A cynical view of American politics sees elections solely as the products of momentum. An existing reputation, a large amount of money, and support from the status quo is often seen as enough to win the ballot; genuine consensus is virtually a non-factor. Yesterday, Joe Lieberman learned the hard way that politicians now ignore the Internet at their peril. In Connecticut, Lieberman's campaign to represent the Democrats in the Senate was given a startling upset by a relatively unknown candidate, Ned Lamont. Despite the blessing of major elements within the Democratic Party, Lieberman suffered in no small part due to the activist campaigning of the high-profile Internet site MoveOn.org. More after the jump.
In many senses, the K618 reflects the current wave of feature-rich Sony-Ericsson phones. It has a 2 megapixel camera with video recording, which is appreciated but no longer unique. Bluetooth EDR will be increasingly common in phones towards the end of this year. A 1.7" LCD is comfortable but not unheard of. What differentiates the K618 from most other phones is its software: it includes a program called Mobile Blogger that lets users post photos directly to their blogs. While the concept of a moblog (mobile phone blog) isn't new, most companies are more interested in music and are perhaps ignoring the MySpace generation's continued emphasis on blogs. You should be able to buy one with an included 256 MB Memory Stick Duo by the end of the month in "select markets." Full photo after the jump.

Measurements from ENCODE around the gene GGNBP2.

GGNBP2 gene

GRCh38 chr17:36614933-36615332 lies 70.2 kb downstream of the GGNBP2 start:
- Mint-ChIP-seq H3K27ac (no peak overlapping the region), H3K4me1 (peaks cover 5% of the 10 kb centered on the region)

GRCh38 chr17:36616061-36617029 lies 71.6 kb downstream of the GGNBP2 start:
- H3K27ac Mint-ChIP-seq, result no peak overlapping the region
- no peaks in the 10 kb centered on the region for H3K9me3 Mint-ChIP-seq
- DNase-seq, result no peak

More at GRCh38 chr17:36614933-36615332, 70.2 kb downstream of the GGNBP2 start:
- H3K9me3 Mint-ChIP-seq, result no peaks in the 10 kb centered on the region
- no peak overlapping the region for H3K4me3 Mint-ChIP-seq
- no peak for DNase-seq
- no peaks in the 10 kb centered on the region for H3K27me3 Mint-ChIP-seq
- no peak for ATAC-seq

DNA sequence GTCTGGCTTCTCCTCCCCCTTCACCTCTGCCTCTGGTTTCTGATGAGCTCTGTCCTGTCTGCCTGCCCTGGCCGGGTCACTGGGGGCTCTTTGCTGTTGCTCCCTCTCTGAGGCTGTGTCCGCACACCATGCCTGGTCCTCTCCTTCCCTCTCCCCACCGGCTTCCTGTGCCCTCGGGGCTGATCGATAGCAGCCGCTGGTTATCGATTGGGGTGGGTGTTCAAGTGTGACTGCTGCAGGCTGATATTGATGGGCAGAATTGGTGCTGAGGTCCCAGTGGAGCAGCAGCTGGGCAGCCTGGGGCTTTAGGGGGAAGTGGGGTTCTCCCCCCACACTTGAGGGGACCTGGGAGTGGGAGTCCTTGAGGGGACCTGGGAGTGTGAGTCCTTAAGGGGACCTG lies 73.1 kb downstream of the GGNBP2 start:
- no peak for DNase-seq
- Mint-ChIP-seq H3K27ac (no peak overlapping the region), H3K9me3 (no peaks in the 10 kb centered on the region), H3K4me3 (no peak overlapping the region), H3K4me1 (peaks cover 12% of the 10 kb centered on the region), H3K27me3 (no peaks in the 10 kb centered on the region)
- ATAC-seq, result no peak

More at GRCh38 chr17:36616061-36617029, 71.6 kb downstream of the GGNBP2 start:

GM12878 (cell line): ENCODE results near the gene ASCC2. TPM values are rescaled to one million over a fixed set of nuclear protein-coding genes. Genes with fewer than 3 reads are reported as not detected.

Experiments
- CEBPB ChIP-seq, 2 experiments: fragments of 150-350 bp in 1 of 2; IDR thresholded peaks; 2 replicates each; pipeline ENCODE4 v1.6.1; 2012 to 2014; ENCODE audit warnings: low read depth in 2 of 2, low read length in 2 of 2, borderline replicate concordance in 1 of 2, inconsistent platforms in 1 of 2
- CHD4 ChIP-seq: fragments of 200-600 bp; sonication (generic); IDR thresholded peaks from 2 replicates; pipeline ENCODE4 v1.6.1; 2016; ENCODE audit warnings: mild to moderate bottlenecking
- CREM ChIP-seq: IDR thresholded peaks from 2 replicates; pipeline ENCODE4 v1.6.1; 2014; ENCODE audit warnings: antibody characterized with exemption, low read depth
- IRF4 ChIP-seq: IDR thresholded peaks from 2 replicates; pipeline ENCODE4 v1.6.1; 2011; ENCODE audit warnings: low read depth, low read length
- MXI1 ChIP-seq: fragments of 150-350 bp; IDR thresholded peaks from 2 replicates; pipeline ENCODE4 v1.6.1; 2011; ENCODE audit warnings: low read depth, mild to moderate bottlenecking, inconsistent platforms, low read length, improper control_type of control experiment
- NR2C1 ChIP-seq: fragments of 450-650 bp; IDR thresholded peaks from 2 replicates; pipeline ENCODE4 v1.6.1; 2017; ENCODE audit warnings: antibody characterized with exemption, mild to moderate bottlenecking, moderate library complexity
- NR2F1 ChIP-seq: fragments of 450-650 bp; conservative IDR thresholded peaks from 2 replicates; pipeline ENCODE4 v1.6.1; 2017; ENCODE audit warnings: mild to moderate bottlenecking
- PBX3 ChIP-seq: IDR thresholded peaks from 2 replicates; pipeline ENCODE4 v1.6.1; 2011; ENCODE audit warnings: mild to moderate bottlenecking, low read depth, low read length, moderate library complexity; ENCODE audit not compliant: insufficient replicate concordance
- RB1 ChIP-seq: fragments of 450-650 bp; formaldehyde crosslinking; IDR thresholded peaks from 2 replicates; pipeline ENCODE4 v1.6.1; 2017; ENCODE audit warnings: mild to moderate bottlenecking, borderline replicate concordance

Motorola's primary opponent in the race to produce the slimmest phones is, by all accounts, Samsung. Its A990 is second only to the RAZR when it comes to slim flip phone designs. The Korean electronics firm knows this, and its next salvos in the field (revealed on the Internet today) should arrive just in time to compete with Motorola's imminent KRZR K1 and RIZR phones. The Z620 has some impressive specifications to support its thin shape: it has a sharp 2 megapixel camera and a very ample 138 MB of internal storage for music, plus a MicroSD slot and 3G video telephony. The Joy is a slider that boosts internal storage to 150 MB and adds video recording. Not much else is known about the phones, but the images provided indicate that both the Z620 and Joy should be ready by the end of the year. See the available photos of both phones after the jump.